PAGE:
Study Cohort and Telephone-Administered Interviews

The study subjects are part of a multi-wave, longitudinal cohort study of adults with asthma and/or rhinitis. Subjects were originally recruited using a random sample of pulmonary and allergy specialists and family practitioners in Northern California (USA) 4,5. Additional subjects were later identified through random digit dialing and added if a physician’s diagnosis of asthma or rhinitis was reported 4. Beginning in 2000–2001, these subjects were integrated into a single ongoing cohort (n=548) completing the same structured telephone interview and followed regularly thereafter. The combined cohort (n=548) was interviewed together for the first time in 2000–2001. In a follow-up step, carried out in 2002–2003, we re-interviewed 416 (76%) subjects from the combined cohort. Analyses of data derived from these interviews have been reported previously 415.Of those not re-interviewed, 6 subjects (1%) had died, 114 (21%) declined participation, and 12 (2%) could not be contacted. Among the original physician-recruited group, 281 (81%) were re-interviewed while among the random digit dial sample, 135 (68%) were re-interviewed. The re-interviewed group of 416 subjects included 340 individuals reporting a physician’s diagnosis of asthma with or without concomitant rhinitis and 76 others with rhinitis alone. Data collection was performed using a structured interview averaging 45 minutes in duration. We used computer-assisted telephone interview software (Entry point 90 Plus, Phoenix Software International, Inc. Los Angeles, Ca) to facilitate data entry and appropriate completion of skip patterns. There was no evidence of fatigue or drop-out due to interview duration. The survey instrument included questions covering asthma severity (medical history, symptoms, and medications), an asthma-specific quality of life (AQOL) instrument, and survey items addressing demographics and socioeconomic status. Subjects with asthma still living in the region at the time of request were asked to participate in a home visit; of those, 158 subjects agreed to the visit. Eligibility for this current analysis was limited to the subjects with asthma who participated in home visits.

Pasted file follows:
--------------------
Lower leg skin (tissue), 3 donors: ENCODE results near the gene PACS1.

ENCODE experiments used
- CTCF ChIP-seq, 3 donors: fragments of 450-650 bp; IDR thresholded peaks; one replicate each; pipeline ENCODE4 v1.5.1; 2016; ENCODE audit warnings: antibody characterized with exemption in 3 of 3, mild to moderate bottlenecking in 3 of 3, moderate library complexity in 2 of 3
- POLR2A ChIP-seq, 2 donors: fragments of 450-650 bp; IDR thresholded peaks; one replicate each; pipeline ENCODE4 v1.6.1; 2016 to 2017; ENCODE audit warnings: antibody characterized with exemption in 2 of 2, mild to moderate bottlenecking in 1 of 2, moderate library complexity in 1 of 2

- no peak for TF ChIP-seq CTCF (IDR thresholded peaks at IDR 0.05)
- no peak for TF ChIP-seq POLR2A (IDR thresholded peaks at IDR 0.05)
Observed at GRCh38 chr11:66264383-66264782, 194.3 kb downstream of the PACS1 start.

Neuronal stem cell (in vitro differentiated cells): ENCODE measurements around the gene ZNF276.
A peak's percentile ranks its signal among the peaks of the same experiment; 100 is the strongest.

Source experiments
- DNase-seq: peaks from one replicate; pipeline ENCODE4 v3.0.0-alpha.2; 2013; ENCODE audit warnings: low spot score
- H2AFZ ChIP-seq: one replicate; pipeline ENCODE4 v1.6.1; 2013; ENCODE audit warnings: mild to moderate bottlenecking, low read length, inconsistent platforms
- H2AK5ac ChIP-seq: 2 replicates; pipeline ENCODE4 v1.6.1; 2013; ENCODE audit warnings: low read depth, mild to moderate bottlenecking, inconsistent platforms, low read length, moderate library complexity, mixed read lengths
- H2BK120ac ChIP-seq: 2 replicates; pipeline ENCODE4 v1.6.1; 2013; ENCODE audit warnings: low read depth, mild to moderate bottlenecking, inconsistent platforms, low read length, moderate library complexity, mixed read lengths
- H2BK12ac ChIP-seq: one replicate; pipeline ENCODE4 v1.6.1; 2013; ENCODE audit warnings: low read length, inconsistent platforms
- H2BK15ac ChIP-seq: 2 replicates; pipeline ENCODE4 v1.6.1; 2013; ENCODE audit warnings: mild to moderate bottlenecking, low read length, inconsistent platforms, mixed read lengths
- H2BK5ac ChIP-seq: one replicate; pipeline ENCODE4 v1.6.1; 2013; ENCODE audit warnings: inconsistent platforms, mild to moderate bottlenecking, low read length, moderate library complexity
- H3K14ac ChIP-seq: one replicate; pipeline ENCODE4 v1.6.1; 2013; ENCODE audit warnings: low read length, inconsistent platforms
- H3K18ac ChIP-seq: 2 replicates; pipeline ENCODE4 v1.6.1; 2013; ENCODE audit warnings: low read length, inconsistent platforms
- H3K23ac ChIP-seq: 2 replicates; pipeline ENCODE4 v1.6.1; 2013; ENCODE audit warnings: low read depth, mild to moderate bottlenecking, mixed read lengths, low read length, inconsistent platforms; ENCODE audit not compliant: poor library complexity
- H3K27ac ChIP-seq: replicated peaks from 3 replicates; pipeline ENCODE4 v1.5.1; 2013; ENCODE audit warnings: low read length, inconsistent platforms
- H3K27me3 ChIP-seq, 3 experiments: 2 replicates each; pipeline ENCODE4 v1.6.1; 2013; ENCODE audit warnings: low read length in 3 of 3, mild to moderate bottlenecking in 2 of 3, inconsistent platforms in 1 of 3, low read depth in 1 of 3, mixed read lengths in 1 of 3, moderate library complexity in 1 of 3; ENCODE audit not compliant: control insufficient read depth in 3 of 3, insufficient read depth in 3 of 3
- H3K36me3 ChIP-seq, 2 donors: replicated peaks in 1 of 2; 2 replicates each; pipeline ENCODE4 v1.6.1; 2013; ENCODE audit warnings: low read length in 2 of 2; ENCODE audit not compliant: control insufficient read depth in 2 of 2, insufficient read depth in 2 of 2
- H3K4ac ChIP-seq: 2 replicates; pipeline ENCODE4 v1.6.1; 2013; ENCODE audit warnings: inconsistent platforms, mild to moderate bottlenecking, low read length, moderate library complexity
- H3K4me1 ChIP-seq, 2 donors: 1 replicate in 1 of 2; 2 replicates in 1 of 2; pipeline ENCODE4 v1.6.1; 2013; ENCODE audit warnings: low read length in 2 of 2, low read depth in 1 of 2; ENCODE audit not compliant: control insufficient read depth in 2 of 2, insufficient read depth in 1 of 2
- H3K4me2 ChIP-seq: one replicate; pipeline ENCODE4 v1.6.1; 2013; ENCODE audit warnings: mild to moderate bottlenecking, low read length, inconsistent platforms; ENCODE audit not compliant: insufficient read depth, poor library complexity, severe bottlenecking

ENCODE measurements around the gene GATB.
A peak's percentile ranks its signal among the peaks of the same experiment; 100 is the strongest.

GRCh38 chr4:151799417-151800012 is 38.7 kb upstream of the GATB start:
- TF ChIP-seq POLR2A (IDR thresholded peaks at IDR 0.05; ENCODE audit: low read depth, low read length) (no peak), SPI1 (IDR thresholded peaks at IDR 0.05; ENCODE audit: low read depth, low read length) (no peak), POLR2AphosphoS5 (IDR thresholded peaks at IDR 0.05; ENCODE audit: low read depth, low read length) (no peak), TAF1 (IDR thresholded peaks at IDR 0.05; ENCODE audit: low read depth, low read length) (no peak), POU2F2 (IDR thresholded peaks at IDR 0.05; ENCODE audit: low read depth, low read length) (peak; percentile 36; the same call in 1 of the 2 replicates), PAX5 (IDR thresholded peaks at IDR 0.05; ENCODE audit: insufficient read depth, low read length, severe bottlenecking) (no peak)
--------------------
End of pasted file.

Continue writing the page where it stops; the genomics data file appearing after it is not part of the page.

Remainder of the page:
Determination of Medication Use and Adherence

During the home visits, subjects were asked to provide all current asthma medications for inspection, which the study nurse identified and documented. For each medication, the study nurse asked each subject “How many puffs and how many times per day did your doctor tell you to use this?” and “Over the past 14 days, how many puffs and how many times per day have you used this?” The recall period of 14 days (previous two weeks) was chosen because it is the recommended recall limit in the NHLBI asthma guidelines1.